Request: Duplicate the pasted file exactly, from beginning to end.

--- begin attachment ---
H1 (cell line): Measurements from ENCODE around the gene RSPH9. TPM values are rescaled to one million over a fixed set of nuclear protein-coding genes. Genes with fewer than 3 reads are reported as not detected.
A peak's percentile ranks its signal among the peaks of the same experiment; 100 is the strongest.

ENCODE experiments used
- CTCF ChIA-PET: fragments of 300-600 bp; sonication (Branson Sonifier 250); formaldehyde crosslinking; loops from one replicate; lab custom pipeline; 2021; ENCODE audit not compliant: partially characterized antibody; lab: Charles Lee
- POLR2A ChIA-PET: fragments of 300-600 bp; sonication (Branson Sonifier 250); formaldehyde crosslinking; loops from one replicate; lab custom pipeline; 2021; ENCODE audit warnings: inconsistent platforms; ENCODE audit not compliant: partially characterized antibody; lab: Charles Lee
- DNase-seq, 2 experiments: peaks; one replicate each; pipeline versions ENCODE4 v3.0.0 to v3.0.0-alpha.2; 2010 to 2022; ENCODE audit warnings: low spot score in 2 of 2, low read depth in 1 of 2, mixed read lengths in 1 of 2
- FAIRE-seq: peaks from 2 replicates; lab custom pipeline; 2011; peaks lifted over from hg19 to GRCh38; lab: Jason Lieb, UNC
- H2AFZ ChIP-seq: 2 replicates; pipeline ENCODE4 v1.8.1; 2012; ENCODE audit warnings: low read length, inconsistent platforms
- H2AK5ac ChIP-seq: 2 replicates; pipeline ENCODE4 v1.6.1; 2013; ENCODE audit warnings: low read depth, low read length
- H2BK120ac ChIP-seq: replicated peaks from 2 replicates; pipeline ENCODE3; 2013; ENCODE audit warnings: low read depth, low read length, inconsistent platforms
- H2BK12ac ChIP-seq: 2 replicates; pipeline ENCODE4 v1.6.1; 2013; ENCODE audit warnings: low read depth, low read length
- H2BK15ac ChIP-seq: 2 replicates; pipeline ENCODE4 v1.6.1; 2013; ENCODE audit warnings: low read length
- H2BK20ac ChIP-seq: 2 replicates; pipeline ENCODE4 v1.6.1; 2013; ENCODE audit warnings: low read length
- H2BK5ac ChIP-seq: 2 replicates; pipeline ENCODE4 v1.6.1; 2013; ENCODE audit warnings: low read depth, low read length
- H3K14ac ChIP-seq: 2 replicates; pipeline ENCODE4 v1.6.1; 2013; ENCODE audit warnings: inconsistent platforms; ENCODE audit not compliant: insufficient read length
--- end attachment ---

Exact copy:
H1 (cell line): Measurements from ENCODE around the gene RSPH9. TPM values are rescaled to one million over a fixed set of nuclear protein-coding genes. Genes with fewer than 3 reads are reported as not detected.
A peak's percentile ranks its signal among the peaks of the same experiment; 100 is the strongest.

ENCODE experiments used
- CTCF ChIA-PET: fragments of 300-600 bp; sonication (Branson Sonifier 250); formaldehyde crosslinking; loops from one replicate; lab custom pipeline; 2021; ENCODE audit not compliant: partially characterized antibody; lab: Charles Lee
- POLR2A ChIA-PET: fragments of 300-600 bp; sonication (Branson Sonifier 250); formaldehyde crosslinking; loops from one replicate; lab custom pipeline; 2021; ENCODE audit warnings: inconsistent platforms; ENCODE audit not compliant: partially characterized antibody; lab: Charles Lee
- DNase-seq, 2 experiments: peaks; one replicate each; pipeline versions ENCODE4 v3.0.0 to v3.0.0-alpha.2; 2010 to 2022; ENCODE audit warnings: low spot score in 2 of 2, low read depth in 1 of 2, mixed read lengths in 1 of 2
- FAIRE-seq: peaks from 2 replicates; lab custom pipeline; 2011; peaks lifted over from hg19 to GRCh38; lab: Jason Lieb, UNC
- H2AFZ ChIP-seq: 2 replicates; pipeline ENCODE4 v1.8.1; 2012; ENCODE audit warnings: low read length, inconsistent platforms
- H2AK5ac ChIP-seq: 2 replicates; pipeline ENCODE4 v1.6.1; 2013; ENCODE audit warnings: low read depth, low read length
- H2BK120ac ChIP-seq: replicated peaks from 2 replicates; pipeline ENCODE3; 2013; ENCODE audit warnings: low read depth, low read length, inconsistent platforms
- H2BK12ac ChIP-seq: 2 replicates; pipeline ENCODE4 v1.6.1; 2013; ENCODE audit warnings: low read depth, low read length
- H2BK15ac ChIP-seq: 2 replicates; pipeline ENCODE4 v1.6.1; 2013; ENCODE audit warnings: low read length
- H2BK20ac ChIP-seq: 2 replicates; pipeline ENCODE4 v1.6.1; 2013; ENCODE audit warnings: low read length
- H2BK5ac ChIP-seq: 2 replicates; pipeline ENCODE4 v1.6.1; 2013; ENCODE audit warnings: low read depth, low read length
- H3K14ac ChIP-seq: 2 replicates; pipeline ENCODE4 v1.6.1; 2013; ENCODE audit warnings: inconsistent platforms; ENCODE audit not compliant: insufficient read length